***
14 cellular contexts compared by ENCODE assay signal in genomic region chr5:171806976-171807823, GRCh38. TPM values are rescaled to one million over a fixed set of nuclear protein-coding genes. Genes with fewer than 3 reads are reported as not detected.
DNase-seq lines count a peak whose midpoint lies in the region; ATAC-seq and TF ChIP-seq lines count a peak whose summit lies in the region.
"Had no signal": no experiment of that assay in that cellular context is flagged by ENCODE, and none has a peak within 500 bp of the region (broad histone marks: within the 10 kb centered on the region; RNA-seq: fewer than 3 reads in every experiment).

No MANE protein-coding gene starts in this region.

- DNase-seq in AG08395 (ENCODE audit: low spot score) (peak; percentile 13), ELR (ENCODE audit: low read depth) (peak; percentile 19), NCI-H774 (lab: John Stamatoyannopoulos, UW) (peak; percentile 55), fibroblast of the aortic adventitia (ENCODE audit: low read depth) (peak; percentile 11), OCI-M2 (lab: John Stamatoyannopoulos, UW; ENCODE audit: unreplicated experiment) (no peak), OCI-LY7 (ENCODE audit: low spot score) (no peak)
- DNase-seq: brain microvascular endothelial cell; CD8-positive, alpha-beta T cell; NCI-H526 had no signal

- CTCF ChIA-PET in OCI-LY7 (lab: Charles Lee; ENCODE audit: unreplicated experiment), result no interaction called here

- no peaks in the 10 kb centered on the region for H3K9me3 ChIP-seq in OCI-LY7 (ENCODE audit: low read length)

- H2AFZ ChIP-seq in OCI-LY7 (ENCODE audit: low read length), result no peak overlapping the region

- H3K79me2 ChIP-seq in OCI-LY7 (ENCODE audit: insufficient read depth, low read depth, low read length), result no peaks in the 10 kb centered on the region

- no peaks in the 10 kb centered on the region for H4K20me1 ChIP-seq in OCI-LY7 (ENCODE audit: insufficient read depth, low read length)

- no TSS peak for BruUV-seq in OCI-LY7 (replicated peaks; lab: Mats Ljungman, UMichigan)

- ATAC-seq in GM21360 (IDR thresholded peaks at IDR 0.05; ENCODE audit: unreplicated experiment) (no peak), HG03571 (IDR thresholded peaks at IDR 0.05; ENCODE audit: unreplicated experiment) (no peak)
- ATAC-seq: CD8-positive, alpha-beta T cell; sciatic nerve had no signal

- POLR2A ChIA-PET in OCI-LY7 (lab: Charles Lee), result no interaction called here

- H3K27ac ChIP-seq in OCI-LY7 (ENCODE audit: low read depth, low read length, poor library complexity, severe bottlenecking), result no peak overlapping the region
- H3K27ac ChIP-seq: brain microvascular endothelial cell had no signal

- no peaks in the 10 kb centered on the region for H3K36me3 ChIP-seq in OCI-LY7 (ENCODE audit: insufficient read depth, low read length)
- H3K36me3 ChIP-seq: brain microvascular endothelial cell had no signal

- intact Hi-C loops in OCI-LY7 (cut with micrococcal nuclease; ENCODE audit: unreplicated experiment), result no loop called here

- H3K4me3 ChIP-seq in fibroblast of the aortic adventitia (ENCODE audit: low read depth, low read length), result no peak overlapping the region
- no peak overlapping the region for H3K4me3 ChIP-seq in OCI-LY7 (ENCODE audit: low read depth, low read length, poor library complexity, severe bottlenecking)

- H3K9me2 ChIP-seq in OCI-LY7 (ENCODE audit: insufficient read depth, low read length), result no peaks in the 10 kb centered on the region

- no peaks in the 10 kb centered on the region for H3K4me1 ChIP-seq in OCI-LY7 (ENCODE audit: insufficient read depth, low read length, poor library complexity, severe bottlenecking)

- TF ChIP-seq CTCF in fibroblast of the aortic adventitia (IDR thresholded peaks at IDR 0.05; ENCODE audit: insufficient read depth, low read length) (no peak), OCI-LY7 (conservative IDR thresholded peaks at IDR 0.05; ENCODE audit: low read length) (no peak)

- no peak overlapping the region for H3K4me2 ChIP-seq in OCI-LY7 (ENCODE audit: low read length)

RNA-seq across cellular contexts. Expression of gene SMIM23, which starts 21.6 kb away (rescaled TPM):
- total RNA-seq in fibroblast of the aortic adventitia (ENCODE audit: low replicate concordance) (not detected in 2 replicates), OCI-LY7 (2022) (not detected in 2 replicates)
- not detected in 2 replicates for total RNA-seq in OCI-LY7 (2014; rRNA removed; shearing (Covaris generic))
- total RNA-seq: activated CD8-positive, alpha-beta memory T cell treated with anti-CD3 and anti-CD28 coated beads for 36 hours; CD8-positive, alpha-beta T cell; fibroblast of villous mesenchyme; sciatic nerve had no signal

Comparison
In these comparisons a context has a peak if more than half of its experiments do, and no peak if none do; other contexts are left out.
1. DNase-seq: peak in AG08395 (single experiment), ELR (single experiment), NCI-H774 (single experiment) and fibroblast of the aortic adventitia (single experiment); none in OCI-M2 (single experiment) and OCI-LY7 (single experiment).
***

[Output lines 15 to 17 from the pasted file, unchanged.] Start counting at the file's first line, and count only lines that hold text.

- POLR2A ChIA-PET in OCI-LY7 (lab: Charles Lee), result no interaction called here

- H3K27ac ChIP-seq in OCI-LY7 (ENCODE audit: low read depth, low read length, poor library complexity, severe bottlenecking), result no peak overlapping the region
- H3K27ac ChIP-seq: brain microvascular endothelial cell had no signal